Tuesday, January 27, 2015

On personal work

On personal work:

There is a trend and dialogue among a section of my art community that believes in and supports personal work above client-commissioned work.  I have stated my current lack of interest in personal work in dialogue with certain people but I feel I have been misunderstood, so I would like to clarify my thoughts on the place personal work can and likely will have in all of our art careers.

The nuance I want to clarify is that I actually think artists producing personal work is inevitable.  This inevitability will manifest itself in a number of ways, including the discovery of personal themes, stories and influences that you will eventually feel the need to put on paper.  Also, there is an inevitability of being passed by fast-moving trends in the commercial world and needing a new (personal, self-initiated) forum to continue your craft and vision.  The internet is full of 25 year-old artists producing a dazzling volume of spectacular and innovative art on a daily basis.  A survey of older artists will likely show a slower pace to the creation of more simple or subtle content.  I have always been aware of a natural cycle in the life of the artist: You can commonly see if you survey the works of old painters how the paintings of their energetic youth are full of detail and "perfection", while later works get looser and more self-assured.  The older artist has less to prove to others and more to satisfy for themselves.  The rewards of fame and public adulation are less important than enjoying satisfying work and the experience creating it.

The reason that I am currently most committed to client work is that I think there are the most demands, deadlines, standards and learning opportunities.  This is not to say that you can't challenge yourself with your own projects, but there is a danger that you may fall into a trap of doing what comes easily, naturally or comfortably.  Your limitations may soon find excuse to be called a "series", and you may end up producing hobbyist art for a niche.
I have worked with some great art directors who act as teachers.  Exposure to other voices and critique is essential for learning.  There is a danger that a non-fully-formed artist, embarking on their personal vision will self-excuse aspects of their art "because it's their vision".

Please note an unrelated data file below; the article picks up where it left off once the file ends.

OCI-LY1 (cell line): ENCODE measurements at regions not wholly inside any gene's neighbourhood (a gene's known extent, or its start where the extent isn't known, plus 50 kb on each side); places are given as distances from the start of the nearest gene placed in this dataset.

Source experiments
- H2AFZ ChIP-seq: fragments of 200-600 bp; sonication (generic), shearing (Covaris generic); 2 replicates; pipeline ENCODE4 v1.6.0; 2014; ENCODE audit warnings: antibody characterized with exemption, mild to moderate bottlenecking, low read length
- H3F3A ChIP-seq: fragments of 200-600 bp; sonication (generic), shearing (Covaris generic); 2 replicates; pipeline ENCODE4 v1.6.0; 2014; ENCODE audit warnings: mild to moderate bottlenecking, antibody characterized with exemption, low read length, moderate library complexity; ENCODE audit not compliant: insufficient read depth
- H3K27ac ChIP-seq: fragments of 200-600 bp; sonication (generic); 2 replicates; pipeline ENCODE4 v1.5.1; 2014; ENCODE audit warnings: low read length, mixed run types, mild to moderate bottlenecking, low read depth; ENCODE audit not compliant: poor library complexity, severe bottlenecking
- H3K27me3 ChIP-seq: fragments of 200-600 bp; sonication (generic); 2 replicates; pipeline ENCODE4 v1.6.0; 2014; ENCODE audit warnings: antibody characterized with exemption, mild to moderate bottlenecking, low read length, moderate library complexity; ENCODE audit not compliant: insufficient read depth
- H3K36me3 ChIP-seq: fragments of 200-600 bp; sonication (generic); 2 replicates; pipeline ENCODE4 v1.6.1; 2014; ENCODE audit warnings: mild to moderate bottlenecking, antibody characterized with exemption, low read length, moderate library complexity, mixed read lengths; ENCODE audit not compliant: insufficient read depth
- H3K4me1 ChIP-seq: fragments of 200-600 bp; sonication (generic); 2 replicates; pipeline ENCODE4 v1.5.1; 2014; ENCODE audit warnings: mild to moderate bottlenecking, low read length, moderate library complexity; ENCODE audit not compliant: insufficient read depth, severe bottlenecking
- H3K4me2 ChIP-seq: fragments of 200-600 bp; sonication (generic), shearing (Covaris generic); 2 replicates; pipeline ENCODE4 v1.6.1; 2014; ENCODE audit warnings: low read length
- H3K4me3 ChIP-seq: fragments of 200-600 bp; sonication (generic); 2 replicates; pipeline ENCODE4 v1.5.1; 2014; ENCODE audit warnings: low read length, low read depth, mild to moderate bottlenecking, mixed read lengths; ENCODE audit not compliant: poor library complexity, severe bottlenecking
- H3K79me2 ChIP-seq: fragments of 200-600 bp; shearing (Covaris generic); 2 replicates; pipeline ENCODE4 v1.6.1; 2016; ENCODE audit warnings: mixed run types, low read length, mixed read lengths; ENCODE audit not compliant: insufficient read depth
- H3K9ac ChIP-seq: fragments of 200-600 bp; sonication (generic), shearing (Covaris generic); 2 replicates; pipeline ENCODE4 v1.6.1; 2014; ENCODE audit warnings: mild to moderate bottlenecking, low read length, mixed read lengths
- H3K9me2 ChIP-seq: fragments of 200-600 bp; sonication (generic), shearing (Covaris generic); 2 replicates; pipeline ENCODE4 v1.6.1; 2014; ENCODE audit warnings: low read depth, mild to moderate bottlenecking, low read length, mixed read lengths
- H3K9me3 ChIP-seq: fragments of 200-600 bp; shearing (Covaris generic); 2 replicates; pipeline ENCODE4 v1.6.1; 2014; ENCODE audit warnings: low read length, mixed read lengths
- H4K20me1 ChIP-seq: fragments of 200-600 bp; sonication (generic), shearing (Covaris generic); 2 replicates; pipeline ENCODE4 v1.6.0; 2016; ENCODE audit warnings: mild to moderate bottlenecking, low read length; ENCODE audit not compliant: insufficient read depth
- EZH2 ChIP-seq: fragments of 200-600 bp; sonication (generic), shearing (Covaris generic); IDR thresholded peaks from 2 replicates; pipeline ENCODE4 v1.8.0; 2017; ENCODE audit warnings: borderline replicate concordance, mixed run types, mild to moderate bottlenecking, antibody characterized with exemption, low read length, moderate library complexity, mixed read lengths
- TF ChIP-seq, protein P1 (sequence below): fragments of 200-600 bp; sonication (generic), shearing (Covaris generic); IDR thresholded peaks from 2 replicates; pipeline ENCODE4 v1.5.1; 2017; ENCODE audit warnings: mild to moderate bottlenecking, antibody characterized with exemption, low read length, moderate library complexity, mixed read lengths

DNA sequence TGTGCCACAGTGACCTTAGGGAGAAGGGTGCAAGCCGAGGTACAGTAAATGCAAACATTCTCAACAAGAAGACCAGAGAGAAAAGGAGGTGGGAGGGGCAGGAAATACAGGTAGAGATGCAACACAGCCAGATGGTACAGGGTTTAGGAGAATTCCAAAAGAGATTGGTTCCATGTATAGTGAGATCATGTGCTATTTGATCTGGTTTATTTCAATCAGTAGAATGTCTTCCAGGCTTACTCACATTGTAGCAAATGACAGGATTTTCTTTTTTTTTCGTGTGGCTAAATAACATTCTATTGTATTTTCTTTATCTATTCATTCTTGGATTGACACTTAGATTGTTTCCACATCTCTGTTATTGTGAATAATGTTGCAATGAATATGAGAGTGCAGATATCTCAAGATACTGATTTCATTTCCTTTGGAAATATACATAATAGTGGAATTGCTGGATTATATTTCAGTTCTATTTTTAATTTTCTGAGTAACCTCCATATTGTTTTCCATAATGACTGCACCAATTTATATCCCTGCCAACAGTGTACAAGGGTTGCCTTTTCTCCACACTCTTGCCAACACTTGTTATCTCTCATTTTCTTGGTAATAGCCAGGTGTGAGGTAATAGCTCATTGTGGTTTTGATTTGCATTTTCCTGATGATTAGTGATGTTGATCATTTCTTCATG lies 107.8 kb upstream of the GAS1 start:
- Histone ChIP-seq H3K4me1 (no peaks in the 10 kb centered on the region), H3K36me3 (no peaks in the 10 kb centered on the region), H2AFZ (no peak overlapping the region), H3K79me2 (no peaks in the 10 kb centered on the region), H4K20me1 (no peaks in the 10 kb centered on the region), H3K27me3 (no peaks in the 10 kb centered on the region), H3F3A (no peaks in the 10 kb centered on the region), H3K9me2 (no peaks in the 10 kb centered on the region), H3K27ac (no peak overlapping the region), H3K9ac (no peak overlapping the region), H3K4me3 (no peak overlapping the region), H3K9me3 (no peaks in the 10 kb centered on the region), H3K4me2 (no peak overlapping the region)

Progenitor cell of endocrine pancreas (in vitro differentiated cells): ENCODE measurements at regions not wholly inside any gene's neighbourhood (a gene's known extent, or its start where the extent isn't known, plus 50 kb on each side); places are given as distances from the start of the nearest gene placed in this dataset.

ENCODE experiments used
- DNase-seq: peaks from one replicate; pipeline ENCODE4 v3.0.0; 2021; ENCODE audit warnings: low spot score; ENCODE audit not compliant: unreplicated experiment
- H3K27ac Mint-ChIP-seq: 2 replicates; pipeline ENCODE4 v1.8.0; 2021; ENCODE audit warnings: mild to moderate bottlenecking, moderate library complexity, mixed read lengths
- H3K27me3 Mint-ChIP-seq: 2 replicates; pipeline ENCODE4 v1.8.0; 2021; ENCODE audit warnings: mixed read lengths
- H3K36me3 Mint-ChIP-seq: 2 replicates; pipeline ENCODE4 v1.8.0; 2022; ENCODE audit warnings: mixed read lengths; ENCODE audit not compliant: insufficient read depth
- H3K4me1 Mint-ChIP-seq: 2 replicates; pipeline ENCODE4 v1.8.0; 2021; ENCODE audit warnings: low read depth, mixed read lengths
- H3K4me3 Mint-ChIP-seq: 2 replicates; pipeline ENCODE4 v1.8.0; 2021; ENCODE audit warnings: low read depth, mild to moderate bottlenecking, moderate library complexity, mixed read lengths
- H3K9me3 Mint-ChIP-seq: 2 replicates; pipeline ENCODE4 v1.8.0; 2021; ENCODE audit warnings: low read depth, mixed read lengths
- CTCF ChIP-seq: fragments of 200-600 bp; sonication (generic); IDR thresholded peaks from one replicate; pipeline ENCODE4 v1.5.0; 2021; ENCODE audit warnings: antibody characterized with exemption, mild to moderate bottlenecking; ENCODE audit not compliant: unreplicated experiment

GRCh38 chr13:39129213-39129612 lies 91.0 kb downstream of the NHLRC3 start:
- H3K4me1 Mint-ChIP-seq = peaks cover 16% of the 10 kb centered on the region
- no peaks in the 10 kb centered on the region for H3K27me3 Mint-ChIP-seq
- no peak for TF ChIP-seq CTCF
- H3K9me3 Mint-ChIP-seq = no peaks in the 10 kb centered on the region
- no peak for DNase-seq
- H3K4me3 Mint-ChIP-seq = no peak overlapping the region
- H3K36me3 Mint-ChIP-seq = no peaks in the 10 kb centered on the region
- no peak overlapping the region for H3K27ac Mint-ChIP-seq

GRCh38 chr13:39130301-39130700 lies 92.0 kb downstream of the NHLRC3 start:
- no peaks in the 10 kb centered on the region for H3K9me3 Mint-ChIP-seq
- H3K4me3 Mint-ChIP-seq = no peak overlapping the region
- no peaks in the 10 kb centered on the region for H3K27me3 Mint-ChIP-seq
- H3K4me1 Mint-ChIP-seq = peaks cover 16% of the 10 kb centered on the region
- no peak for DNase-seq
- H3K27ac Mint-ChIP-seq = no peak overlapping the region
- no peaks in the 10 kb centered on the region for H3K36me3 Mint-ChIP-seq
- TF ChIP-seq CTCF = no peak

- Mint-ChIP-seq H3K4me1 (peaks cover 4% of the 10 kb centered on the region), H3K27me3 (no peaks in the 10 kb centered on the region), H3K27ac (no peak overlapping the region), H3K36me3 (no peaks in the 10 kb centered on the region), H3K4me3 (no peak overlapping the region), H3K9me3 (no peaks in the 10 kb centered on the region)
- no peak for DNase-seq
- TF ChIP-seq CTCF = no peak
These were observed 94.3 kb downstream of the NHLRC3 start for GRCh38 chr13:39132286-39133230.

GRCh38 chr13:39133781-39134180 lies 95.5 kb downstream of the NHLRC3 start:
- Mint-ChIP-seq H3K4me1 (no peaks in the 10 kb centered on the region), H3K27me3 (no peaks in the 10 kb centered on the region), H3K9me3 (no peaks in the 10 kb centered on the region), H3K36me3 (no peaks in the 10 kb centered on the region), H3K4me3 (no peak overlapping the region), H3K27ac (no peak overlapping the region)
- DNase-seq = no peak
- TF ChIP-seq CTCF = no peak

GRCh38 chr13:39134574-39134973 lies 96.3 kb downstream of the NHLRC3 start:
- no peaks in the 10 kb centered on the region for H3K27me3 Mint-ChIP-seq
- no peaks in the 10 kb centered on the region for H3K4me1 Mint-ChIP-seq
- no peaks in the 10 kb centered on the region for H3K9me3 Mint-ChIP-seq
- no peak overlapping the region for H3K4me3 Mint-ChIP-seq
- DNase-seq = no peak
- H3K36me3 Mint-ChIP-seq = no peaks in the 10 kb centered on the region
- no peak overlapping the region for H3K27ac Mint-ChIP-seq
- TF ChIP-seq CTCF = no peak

I wish that those who value personal work above client work would evaluate the art on its merits alone.  Some abstract or personal "vision" may be a complex expression of some eternal truth... or it might just be lazy work without enough comparable cues, making it difficult to evaluate and criticize for lack of criteria.
Another cause of growth is the production of a continuous volume of work. Client work and dealing with a prepared assignment and parameters allows you to constantly start and finish new work, taking away the stunting effects of indecision.

To reiterate the point of personal work being inevitable, I can see tolerance and energy for client work will likely dwindle as low pay-rates, the dearth of desirable assignments and tiring demands make one's self-directed art more alluring.  The issue is not whether to concentrate on personal or client work, the issue is when.  There is a necessary gauntlet of assignments, experiences and challenges that will build your skills for future use; so that your inevitable personal art will have more substance and less limitations.  With these things in place, your personal art voice will actually be stronger, and you will have the skills and depth of knowledge to be fully satisfied with your work.

My post here is not to dissuade anyone from working on personal projects, its more to highlight the arc our careers may take and to maximize the benefits of each stage.  A young artist needs to challenge themselves to the highest technical degree possible and maximize the part of their life that has the most energy and tolerance for growth-inducing painful labour.  Client work can be great for fulfilling that role.